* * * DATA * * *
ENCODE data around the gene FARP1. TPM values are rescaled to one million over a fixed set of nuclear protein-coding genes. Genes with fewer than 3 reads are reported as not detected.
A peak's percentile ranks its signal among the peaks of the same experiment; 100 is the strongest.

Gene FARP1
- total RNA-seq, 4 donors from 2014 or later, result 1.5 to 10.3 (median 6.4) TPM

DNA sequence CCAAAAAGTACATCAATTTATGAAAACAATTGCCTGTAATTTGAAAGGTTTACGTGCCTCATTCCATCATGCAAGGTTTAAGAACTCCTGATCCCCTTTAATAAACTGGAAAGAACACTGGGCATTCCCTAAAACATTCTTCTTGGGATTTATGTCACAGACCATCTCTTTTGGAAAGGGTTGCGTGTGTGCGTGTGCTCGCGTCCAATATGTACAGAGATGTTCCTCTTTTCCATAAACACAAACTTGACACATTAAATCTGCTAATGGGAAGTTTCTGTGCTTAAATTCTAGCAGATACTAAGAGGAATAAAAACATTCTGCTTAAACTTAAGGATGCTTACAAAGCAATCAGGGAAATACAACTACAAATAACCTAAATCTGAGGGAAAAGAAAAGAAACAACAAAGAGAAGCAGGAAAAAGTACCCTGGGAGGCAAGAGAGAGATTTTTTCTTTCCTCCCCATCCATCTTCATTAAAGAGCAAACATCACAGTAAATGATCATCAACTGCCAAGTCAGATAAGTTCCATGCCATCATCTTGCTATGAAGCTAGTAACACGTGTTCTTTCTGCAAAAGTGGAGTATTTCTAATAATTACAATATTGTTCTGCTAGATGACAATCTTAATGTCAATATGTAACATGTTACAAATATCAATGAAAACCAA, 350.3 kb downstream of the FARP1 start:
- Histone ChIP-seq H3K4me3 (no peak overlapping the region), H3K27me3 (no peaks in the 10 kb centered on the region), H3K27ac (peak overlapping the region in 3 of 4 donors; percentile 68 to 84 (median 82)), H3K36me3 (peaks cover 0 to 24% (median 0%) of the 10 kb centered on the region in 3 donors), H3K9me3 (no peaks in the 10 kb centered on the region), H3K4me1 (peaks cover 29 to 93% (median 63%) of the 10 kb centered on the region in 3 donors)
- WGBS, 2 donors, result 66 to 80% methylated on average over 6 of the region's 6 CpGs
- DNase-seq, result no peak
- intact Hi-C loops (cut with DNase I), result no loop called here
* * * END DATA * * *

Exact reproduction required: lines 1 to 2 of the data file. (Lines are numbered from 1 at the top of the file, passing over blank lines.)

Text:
ENCODE data around the gene FARP1. TPM values are rescaled to one million over a fixed set of nuclear protein-coding genes. Genes with fewer than 3 reads are reported as not detected.
A peak's percentile ranks its signal among the peaks of the same experiment; 100 is the strongest.